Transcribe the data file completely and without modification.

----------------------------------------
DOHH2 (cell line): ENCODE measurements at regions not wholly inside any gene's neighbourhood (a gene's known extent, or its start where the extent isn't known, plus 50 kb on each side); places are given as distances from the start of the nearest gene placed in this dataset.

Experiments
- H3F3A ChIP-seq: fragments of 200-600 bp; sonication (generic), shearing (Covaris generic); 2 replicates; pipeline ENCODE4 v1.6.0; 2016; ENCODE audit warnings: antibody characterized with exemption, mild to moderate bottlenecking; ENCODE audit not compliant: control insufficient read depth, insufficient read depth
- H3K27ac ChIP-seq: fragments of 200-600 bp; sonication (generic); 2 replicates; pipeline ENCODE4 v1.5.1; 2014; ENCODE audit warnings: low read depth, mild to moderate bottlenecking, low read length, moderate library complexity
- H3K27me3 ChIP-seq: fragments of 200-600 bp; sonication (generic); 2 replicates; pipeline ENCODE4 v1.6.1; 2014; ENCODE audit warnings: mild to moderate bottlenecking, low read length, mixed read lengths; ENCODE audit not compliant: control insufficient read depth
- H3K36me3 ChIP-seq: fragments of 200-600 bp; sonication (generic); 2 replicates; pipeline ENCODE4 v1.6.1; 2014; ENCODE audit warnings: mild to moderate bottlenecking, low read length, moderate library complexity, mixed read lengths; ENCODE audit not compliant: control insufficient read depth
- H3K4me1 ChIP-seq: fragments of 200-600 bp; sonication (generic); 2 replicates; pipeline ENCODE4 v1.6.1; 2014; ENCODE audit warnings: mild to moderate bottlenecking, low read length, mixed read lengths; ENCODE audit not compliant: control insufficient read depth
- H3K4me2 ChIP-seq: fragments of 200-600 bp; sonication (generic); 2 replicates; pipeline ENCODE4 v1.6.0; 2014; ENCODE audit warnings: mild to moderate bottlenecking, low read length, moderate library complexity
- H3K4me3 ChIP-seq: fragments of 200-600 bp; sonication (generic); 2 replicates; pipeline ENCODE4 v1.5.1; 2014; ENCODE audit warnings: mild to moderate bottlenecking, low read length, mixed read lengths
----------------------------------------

DOHH2 (cell line): ENCODE measurements at regions not wholly inside any gene's neighbourhood (a gene's known extent, or its start where the extent isn't known, plus 50 kb on each side); places are given as distances from the start of the nearest gene placed in this dataset.

Experiments
- H3F3A ChIP-seq: fragments of 200-600 bp; sonication (generic), shearing (Covaris generic); 2 replicates; pipeline ENCODE4 v1.6.0; 2016; ENCODE audit warnings: antibody characterized with exemption, mild to moderate bottlenecking; ENCODE audit not compliant: control insufficient read depth, insufficient read depth
- H3K27ac ChIP-seq: fragments of 200-600 bp; sonication (generic); 2 replicates; pipeline ENCODE4 v1.5.1; 2014; ENCODE audit warnings: low read depth, mild to moderate bottlenecking, low read length, moderate library complexity
- H3K27me3 ChIP-seq: fragments of 200-600 bp; sonication (generic); 2 replicates; pipeline ENCODE4 v1.6.1; 2014; ENCODE audit warnings: mild to moderate bottlenecking, low read length, mixed read lengths; ENCODE audit not compliant: control insufficient read depth
- H3K36me3 ChIP-seq: fragments of 200-600 bp; sonication (generic); 2 replicates; pipeline ENCODE4 v1.6.1; 2014; ENCODE audit warnings: mild to moderate bottlenecking, low read length, moderate library complexity, mixed read lengths; ENCODE audit not compliant: control insufficient read depth
- H3K4me1 ChIP-seq: fragments of 200-600 bp; sonication (generic); 2 replicates; pipeline ENCODE4 v1.6.1; 2014; ENCODE audit warnings: mild to moderate bottlenecking, low read length, mixed read lengths; ENCODE audit not compliant: control insufficient read depth
- H3K4me2 ChIP-seq: fragments of 200-600 bp; sonication (generic); 2 replicates; pipeline ENCODE4 v1.6.0; 2014; ENCODE audit warnings: mild to moderate bottlenecking, low read length, moderate library complexity
- H3K4me3 ChIP-seq: fragments of 200-600 bp; sonication (generic); 2 replicates; pipeline ENCODE4 v1.5.1; 2014; ENCODE audit warnings: mild to moderate bottlenecking, low read length, mixed read lengths